Tag Archives: artificial intelligence

Machine Vs. Operational Learning

Today’s economy, led by advances in changing economic cycles and communication, relies more on data science. Big data techniques, a significant component of data science and business intelligence, are utilized to harness vast amounts of data quickly for analysis. Increasingly, the volume and availability of granular data, coupled with highly specific and powerful analytical tools such as R and SAS drive organizations toward making more accurate predictions with the prospect of increasing sales and generating organizational efficiencies. These predictions help enable efficient supply chains, driving down costs for producers and leading to more expedient delivery of products and services for consumers.

The widely acclaimed global phenomenon known as machine learning helps push boundaries of analysis and decision making perspective. It is only in the past decade where machine learning has become part of the daily conversation. Machine learning in its essence is the ability of machines and computer based systems to learn without requiring human guidance. Deep learning is one of the features of machine learning where algorithms use artificial neural networks to form complex models. Deep learning algorithms learn beyond levels of human insight, and help organizations forecast pitfalls in their product demand curves and show prospective areas of customer demand yet to be realized by both, consumers and producers. Companies such as Netflix utilize machine learning and deep learning to gauge demand, set price levels effectively, and even create in-house productions based on latent (hidden) viewer demands. It is not a coincidence that Netflix produced shows relating to current events and culture trends experienced in society. Netflix’s viewing suggestions are generated according to the user’s preferences and are quite accurate. Many of these recommendations would never have been directly communicated by consumers to Netflix.

There needs to be a medley of human intuition and analytical insight in order to attain relevant outcomes.

Machine learning and deep learning help present the larger picture. However, the efficacy of the analysis depends on the ability of the teams involved to derive actionable insights that align with the organization’s goals. Machine learning needs to be paired with operational learning in order to form the right analysis. Operational learning represents an innate understanding of the industry on two levels. On the macro level, it refers to the knowledge of the product/service offering and that of the competitors’ offerings, and the awareness of consumer’s needs and that of the industry trends and standards. On the micro level, OL means having a familiarity with the organization’s goals, its implementation structure, its work culture, and the individuals involved.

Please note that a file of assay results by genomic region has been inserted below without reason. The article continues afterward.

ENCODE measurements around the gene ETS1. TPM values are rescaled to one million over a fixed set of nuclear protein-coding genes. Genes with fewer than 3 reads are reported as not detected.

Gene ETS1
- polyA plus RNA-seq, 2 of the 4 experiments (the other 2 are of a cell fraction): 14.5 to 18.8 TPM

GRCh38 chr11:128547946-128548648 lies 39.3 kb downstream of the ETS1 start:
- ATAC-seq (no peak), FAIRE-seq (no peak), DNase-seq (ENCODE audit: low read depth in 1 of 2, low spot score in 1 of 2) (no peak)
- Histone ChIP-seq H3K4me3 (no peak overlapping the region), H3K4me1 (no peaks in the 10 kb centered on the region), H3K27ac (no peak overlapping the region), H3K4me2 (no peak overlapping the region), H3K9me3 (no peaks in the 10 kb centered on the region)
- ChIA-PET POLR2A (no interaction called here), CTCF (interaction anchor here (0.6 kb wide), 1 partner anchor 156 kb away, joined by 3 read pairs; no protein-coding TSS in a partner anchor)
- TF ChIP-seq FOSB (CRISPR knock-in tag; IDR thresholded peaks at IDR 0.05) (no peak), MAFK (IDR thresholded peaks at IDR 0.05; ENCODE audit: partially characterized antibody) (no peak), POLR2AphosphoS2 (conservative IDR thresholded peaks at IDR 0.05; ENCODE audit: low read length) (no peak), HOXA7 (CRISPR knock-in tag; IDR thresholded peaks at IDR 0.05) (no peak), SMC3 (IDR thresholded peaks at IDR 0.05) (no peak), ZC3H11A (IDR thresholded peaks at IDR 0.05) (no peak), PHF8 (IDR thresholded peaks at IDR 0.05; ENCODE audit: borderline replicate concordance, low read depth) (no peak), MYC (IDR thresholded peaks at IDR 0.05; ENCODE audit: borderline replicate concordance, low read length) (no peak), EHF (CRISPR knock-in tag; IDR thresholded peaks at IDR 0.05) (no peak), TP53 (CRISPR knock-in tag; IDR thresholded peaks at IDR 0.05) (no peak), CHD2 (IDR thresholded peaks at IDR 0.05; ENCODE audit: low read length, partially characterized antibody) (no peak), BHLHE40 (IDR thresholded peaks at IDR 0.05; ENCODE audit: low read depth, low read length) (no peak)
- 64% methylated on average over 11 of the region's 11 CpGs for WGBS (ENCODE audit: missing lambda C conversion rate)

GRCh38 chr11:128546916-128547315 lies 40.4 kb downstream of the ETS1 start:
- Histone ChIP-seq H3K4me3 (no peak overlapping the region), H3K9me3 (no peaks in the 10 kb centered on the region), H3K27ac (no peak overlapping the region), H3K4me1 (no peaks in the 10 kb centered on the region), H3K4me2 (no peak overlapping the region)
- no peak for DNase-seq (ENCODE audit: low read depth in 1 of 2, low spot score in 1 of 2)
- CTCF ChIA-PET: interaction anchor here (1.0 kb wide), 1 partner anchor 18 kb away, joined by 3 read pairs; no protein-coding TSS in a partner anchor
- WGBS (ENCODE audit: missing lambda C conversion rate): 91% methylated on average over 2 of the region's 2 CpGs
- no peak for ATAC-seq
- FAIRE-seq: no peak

“The intuitive recognition of the instant, thus reality… is the highest act of wisdom.” –  D. T. Suzuki

Often, textbook applications of techniques fail to achieve the desired results, giving data analytics a bad reputation.  There is no substitute for human insight and experience, which can be loosely termed as wisdom. There needs to be a medley of human intuition and analytical insight in order to attain relevant outcomes. The discussions between individuals and across teams surrounding a data science project are probably as valuable as the analysis itself. The data presents everything as it is, and provides latitude for the interpretations of everyone involved. These discussions help unearth truly latent variables, not directly included in models, because they don’t exist directly in the data.

Discovery of latent, yet important variables, provides an understanding that transcends the initial project scope and leads to insights beyond the team’s initial goals. For example, we undertook a data science initiative for understanding user search behavior for one of our clients. The analysis aimed at providing users with promotional links relevant to their search query. We analyzed user-behavior patterns using k-means clustering, a data exploration and dimension reduction technique, and further analyzed individual interactions using random forest decision trees. The project kept expanding in scope, and multiple business units (product development, marketing and finance) became increasingly involved. The project began with a single aim of categorizing search queries, but resulted in a process increasing paid clicks, enhancing user engagement and optimizing marketing spend, based on consumer’s relative value. The project fostered communication between teams, and increased their understanding of team goals.

Conducting a complete well rounded analysis is paramount for relevant and successful outcomes. However, machine learning needs to be paired with operational learning in order to generate value. A balanced implementation enables the mathematical models to be interpreted and implemented in the appropriate context and leads to actionable results, which should be the goal of any data science/analytics project. Machine learning projects with a clearly defined business objective from an operations perspective tend to have a high success rate since they are designed, from the very beginning, with the most relevant needs of the organization.